I was 15 years old, and in 10th grade at Simi Valley High School. It was lunchtime, and the whole school was congregating in “The Quad.” My friends and I sat under one of the big oak trees, enjoying the shade on a warm June day. Summer was upon us and the school year was about to end. Spirits were high.

We were finishing up our lunches and gossiping. I stood up to throw my trash away when I saw two older boys walking towards my small group of friends. As they approach, the taller boy looked right at me and walked straight up to me.

“Hey,” he says.
“Hey,” I say, thrilled that a Junior had singled ME out.
He looks down, kind of kicks the grass with the toe of his Converse, then looks me in the eye and says:
“I’m really sorry about this, but the guys are gonna give me 50 bucks if I do this.”
And he grabs my breasts. At lunch. In front of the whole school.

I didn’t understand what was happening. It’s like everything froze. And remember I said that two older boys were walking over – yeah, well, the second guy was there to take a picture. I guess to document the incident so Mr. Hands could prove what he’d done and collect his winnings.

Let me interject here; I developed early. I was a very curvy girl and wore my first bra at the age of 10. My breasts were very, very large by the time I was 15 and there was no way that I went unnoticed by a group of horny adolescent males.

I was mortified. I could hear the “guys” with the 50 bucks laughing, I looked over, and they were high-fiving and clapped the assailant on the back as he walked back to where they stood.

I started to shake and tear up. My friends took me right up to the office where I told the secretary to the principal what had happened. The police were called. When they arrived, I assume they interviewed me (I have no memory of that). By now I’m sobbing in the office, and my father was called.

While I’m sobbing, waiting for my dad, the police arrested the boy who touched me. He was handcuffed and taken away in the police car, later to be charged with assault and battery since he actually touched me. He would also be expelled from the entire Simi Valley school district.

My dad finally arrived to pick me up and take me home for the rest of the day. But we didn’t go straight home – my father took me to see a plastic surgeon that afternoon, and one month later, after my dad’s wedding to my step-mom, I had breast reduction surgery.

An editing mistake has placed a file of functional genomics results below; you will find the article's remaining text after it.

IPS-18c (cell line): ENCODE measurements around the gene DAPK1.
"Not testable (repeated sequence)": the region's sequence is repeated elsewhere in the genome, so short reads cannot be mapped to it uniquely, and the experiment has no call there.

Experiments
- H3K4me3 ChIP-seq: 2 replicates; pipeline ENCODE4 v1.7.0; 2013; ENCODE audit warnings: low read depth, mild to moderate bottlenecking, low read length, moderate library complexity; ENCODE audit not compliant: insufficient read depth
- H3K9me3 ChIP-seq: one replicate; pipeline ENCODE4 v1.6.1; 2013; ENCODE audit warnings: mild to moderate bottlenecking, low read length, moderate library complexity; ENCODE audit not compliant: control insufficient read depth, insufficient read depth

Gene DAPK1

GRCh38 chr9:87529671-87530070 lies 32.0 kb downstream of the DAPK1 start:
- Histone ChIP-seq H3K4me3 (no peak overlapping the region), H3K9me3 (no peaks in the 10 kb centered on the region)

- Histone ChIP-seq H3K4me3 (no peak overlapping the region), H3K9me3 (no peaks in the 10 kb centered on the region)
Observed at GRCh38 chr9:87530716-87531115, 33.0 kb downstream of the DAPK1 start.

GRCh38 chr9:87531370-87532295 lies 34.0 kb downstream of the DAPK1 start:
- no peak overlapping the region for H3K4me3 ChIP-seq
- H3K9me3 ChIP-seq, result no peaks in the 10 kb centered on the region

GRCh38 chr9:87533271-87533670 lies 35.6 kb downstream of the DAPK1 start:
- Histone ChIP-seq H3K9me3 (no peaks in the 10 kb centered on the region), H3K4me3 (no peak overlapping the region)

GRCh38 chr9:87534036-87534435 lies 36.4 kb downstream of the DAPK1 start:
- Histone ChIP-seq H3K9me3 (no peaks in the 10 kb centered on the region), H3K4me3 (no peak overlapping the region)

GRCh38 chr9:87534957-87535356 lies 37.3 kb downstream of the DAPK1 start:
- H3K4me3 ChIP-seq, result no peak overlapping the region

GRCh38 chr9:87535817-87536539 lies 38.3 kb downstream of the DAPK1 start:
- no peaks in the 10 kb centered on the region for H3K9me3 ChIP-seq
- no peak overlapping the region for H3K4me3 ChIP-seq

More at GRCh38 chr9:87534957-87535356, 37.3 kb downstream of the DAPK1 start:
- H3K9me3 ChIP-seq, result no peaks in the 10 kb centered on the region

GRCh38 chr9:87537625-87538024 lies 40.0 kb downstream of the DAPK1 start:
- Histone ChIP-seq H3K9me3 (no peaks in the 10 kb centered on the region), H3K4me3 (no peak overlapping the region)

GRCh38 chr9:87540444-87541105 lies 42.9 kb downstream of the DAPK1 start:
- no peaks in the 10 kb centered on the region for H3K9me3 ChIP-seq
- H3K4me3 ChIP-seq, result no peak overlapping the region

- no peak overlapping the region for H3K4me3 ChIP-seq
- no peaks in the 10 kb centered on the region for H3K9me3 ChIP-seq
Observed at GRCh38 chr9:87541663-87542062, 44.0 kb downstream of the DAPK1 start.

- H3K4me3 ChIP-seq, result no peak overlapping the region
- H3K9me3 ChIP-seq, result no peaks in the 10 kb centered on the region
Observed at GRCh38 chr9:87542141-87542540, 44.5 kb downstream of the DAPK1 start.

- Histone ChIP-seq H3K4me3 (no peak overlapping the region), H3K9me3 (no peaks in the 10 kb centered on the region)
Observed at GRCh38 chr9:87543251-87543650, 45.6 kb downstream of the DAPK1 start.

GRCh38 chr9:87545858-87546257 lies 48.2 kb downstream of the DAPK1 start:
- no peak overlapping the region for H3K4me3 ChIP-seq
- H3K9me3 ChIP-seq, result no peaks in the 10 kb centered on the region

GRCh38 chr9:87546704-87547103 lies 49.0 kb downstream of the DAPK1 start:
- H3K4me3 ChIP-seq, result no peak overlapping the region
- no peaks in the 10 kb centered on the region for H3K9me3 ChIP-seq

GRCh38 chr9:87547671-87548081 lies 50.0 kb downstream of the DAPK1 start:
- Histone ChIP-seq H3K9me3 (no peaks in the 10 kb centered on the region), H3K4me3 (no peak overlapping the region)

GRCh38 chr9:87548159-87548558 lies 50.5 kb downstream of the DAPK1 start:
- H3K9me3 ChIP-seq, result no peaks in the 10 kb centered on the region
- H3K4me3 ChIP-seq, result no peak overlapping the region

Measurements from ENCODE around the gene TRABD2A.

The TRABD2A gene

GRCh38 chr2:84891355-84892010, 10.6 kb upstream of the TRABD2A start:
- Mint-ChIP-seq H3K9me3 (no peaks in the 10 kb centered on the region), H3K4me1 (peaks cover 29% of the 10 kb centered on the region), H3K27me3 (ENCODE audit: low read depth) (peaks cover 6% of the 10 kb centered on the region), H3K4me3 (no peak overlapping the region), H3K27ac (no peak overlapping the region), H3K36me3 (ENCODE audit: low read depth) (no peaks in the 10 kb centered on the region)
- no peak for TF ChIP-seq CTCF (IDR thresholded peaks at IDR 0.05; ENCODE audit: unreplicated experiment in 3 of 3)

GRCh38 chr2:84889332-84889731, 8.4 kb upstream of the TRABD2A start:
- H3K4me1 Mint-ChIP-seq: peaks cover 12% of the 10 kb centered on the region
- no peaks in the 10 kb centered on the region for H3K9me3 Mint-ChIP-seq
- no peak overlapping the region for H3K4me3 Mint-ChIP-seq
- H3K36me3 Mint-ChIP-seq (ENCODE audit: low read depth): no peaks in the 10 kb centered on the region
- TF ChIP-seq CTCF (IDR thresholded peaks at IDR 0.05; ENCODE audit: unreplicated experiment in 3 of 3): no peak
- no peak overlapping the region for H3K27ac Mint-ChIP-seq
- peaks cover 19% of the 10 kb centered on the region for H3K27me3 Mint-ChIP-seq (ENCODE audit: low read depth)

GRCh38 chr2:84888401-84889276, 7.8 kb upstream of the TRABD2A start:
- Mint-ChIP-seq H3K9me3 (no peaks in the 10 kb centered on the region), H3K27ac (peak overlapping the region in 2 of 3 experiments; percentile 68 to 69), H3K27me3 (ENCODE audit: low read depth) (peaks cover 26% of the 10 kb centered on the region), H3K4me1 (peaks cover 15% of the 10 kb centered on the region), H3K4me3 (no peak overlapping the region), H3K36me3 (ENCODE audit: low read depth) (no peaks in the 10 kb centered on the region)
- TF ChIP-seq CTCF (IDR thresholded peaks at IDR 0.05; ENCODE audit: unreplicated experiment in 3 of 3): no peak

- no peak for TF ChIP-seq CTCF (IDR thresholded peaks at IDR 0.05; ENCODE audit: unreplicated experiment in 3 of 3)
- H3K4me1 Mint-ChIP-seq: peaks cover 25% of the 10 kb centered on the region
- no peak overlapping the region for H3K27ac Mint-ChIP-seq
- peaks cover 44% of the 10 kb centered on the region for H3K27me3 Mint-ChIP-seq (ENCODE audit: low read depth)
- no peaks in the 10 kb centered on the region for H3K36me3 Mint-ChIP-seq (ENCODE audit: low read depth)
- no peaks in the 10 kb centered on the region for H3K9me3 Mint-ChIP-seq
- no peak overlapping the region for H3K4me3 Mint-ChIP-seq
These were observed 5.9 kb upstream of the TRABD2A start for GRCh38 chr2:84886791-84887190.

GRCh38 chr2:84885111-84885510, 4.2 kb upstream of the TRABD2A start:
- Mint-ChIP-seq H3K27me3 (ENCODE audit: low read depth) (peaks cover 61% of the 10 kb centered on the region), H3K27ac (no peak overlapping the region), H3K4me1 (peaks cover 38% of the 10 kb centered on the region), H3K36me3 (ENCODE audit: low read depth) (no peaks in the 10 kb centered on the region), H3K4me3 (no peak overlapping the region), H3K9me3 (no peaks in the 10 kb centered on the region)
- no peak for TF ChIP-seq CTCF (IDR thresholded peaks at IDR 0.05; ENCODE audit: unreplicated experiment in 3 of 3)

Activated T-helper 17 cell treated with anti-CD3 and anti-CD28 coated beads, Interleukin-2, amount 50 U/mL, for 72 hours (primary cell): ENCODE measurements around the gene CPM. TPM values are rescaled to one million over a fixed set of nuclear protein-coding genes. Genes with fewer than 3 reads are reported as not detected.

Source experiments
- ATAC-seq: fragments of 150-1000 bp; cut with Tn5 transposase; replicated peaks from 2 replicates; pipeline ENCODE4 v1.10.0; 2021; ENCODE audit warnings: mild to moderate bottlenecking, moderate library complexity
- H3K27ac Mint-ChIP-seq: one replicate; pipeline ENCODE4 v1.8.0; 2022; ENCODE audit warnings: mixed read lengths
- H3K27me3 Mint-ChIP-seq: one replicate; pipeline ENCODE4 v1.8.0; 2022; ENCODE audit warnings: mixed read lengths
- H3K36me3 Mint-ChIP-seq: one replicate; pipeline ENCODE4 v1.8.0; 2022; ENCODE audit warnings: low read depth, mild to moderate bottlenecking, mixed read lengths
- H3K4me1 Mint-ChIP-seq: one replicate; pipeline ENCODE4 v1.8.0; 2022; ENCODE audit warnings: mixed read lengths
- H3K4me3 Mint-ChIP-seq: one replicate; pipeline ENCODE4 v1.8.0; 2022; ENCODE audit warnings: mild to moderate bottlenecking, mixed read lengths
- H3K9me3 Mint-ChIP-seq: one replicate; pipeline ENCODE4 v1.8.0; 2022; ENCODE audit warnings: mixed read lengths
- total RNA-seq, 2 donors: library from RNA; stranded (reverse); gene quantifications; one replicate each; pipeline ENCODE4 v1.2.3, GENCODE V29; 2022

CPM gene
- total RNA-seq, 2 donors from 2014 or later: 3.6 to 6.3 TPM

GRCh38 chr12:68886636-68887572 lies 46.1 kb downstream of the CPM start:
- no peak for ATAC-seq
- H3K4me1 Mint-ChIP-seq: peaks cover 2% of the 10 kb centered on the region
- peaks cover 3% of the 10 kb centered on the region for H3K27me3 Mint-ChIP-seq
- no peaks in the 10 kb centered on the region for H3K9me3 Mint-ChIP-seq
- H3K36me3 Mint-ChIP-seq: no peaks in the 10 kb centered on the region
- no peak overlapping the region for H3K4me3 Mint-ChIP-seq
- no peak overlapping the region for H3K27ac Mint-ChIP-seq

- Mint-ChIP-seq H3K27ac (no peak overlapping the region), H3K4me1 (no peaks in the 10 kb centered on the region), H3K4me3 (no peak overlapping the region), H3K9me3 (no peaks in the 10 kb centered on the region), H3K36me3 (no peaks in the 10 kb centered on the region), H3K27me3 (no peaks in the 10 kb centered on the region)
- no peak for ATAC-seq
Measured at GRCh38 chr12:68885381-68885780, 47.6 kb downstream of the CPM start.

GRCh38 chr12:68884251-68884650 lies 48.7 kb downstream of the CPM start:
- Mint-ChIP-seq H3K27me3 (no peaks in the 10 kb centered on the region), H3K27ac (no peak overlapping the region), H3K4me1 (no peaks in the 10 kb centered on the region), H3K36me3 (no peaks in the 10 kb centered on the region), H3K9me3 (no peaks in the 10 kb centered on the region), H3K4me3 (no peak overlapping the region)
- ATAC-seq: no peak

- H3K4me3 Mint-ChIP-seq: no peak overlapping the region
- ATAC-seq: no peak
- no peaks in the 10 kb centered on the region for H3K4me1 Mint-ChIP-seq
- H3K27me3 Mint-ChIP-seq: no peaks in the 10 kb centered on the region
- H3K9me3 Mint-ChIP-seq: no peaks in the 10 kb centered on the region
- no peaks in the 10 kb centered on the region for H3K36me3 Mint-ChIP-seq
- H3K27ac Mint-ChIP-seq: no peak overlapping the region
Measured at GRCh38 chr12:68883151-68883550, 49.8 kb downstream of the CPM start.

Not only did this incident change my life physically; a pound of breast tissue was removed from each breast; it changed how I felt about and saw myself. I literally shrank into myself. My posture changed, I would round my shoulders to try and hide my chest. I didn’t want to be seen or noticed. I believed that men only wanted me for my body or sex – that’s all that I was worth. At the same time, if I wasn’t getting attention from men, I assumed I must be worthless.

It’s taken me the better part of 20 years to be able to counteract these negative thoughts – and to this day I can’t always counteract them. It’s a struggle every day for me to be proud of who I am and not measure my value by how I look or who is looking.

I was violated.

He didn’t just touch my breasts; he assaulted my self-confidence.

Photo Credit: David Blackwell. Flickr via Compfight cc

Meghan Cipolla

Meghan Cipolla lives in Los Angeles, CA - specifically the San Fernando Valley where she’s resided for the past 5 years. She’s had many careers in her life but is currently an accountant in the real estate industry. Meghan has always dreamed of being a writer and works towards that goal and expressing herself creatively on a daily basis. She aspires to help other women navigate the challenges and difficulties of a life authentically lived.

  1. Avatar

    I read this article at least 3 times, not because of the sad content, but because of the vulnerability and honesty in which it was written. As a young man, I was always taught by my father to respect the bodies of women. Looking back I see, especially in light of recent events, I see how that bit of parenting was one of the most important things he instilled in me.

    When I read Meghan’s article I don’t see that scared girl who was made to feel she had to hide her body. Instead this is clearly written by a strong woman with a relevant voice, one with conviction and empathy. I hope to read more of Ms. Cipolla’s work. The net needs more voices like hers.

  2. Susan P. Blevins

    Thank you for speaking up for all of us Meghan. I hope you have grown past this trauma now, into the realiztion that you are so much more than your physical body, as are we all. These painful events are precious lessons that can teach us so much and help us grow. I know, I went through it when I was much older than you and was dumb struck, unable to acknowledge it for what it was.
    Sending you love and blessings,
    Susan xo

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